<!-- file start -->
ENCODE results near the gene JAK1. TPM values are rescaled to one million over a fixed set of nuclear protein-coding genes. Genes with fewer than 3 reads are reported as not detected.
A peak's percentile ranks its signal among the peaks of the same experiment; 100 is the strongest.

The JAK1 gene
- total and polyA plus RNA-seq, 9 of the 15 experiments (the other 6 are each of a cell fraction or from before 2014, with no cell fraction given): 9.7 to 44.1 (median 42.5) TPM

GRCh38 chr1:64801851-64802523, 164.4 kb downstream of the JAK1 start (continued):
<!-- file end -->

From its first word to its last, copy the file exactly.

ENCODE results near the gene JAK1. TPM values are rescaled to one million over a fixed set of nuclear protein-coding genes. Genes with fewer than 3 reads are reported as not detected.
A peak's percentile ranks its signal among the peaks of the same experiment; 100 is the strongest.

The JAK1 gene
- total and polyA plus RNA-seq, 9 of the 15 experiments (the other 6 are each of a cell fraction or from before 2014, with no cell fraction given): 9.7 to 44.1 (median 42.5) TPM

GRCh38 chr1:64801851-64802523, 164.4 kb downstream of the JAK1 start (continued):